Hair combs, cases of multi-colored and glittery eye shadows, hairspray bottles and hand mirrors were strewn across folding tables in a small room at the Salvation Army Center of Hope early Saturday.
From 8:30 a.m. to late evening, volunteers styled hair, applied makeup, then shot family portraits of the centers residents for free. For many at the womens and childrens shelter, the photos were the first professional family portraits they have ever taken, said Jackie Trail, volunteer associate at the center.
This is special for them to be able to remember the holidays, Trail said. They get a moment to feel beautiful and proud.
The Center of Hope, on Spratt Street near uptown, is home to more than 375 women and children, Trail said. This is the fourth time the center has hosted the photography event, and it served more than 70 families this year.
A local chapter of Help Portrait provided the volunteer photographers to take portraits. The national group unites local photographers and uses their skills to give back to communities.
Terie Christmas Davis, co-leader of the local chapter of Help Portrait, helped organize this years event.
It has been something we can do to help our community as photographers, Davis said. You get back more than you could ever give from this experience.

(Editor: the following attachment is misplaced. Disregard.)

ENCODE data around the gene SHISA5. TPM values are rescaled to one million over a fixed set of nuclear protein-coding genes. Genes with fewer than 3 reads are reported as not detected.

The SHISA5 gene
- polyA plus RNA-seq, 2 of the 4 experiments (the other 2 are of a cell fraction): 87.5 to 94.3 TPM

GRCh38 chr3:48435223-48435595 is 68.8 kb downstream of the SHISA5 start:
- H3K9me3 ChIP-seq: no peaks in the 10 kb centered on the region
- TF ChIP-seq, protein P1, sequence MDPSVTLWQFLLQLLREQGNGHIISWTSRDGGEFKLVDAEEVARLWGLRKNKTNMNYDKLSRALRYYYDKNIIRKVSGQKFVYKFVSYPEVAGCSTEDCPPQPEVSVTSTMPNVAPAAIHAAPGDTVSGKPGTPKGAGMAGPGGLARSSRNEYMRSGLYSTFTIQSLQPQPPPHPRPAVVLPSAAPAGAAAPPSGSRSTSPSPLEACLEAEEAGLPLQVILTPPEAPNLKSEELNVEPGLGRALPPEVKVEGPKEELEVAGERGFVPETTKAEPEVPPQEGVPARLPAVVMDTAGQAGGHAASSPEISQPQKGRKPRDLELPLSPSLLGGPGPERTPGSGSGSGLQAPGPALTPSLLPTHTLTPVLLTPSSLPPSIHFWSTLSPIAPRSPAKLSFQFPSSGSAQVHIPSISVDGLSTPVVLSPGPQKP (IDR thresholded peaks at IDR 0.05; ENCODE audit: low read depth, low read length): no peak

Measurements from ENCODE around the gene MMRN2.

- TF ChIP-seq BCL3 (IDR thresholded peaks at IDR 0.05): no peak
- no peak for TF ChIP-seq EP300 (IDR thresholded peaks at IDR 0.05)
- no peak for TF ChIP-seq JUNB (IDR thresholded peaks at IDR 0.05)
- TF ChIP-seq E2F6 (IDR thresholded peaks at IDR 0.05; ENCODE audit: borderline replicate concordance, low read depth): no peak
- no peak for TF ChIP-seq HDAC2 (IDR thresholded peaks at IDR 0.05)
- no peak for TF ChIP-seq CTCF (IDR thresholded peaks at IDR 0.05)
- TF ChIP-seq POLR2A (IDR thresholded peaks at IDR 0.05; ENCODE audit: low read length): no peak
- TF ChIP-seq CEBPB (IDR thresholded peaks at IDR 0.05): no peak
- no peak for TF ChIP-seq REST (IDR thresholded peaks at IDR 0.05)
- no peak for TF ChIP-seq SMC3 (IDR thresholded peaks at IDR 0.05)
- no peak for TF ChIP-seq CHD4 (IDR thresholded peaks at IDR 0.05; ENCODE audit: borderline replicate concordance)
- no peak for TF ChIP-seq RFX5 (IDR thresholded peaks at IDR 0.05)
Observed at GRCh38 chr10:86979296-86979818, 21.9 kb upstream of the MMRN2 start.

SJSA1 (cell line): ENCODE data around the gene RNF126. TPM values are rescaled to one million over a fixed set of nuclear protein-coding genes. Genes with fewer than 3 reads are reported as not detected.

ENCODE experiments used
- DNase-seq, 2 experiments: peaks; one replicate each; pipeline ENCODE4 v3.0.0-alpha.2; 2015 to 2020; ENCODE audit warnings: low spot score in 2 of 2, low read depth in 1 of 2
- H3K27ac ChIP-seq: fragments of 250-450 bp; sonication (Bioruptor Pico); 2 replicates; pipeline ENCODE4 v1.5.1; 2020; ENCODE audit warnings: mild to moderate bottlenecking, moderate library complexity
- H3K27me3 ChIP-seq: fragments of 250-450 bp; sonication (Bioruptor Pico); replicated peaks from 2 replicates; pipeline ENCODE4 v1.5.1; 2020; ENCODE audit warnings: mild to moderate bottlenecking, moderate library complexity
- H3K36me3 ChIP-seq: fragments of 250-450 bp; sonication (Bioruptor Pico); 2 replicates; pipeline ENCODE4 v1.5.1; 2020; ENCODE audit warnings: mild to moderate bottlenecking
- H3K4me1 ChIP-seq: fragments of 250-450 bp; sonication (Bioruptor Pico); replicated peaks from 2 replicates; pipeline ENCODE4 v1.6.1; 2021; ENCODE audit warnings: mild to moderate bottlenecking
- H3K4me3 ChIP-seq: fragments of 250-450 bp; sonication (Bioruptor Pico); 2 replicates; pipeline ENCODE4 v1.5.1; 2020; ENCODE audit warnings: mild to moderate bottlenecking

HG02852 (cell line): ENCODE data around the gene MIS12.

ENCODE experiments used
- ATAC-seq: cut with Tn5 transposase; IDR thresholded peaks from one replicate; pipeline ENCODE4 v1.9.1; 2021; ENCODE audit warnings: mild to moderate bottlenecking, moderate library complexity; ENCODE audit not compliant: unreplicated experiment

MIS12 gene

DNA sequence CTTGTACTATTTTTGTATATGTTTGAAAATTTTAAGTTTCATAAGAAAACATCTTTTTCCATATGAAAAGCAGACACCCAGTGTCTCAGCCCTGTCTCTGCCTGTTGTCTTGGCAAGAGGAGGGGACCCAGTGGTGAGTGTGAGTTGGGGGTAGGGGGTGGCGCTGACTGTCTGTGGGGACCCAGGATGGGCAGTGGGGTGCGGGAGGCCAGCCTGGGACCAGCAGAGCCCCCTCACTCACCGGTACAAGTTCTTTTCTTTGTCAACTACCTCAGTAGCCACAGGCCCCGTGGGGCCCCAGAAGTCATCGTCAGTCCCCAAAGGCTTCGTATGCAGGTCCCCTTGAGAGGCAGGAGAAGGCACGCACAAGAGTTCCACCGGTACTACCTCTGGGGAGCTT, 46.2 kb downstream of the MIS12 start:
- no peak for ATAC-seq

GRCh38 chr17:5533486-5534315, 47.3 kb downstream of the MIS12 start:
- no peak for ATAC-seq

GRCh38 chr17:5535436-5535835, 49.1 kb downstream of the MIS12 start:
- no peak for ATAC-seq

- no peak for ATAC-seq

Resident Shanita Marina, 23, waited patiently in the makeup room before her portrait. Marina and her two young children, a boy and a girl, have lived at the Center of Hope for five months.
We dont have a professional photo of us, Marina said. Were always snapping photos of us in the bathroom mirror .
A Center of Hope resident who didnt want to give her name said she is working to earn her degree and find a stable job. The single mother and her two boys are in the shelter for a second stint. She came to the center last year after enduring domestic violence.
This has been my support system, she said. My family turned their back on me when we had nowhere to go.
The woman said she planned to take tips from photographers at Saturdays event because her passion is photography. She is attending the Art Institute of Charlotte and hopes to become a photojournalist.
Volunteer Kim Kiser of Charlotte said she understands the struggles of being a single mother. For 18 years, she said she raised three children on her own.
Kiser hopes the photography event shows single mothers in the shelter that they are beautiful and worthy, she said, crying. They are not abandoned, and they are never forgotten.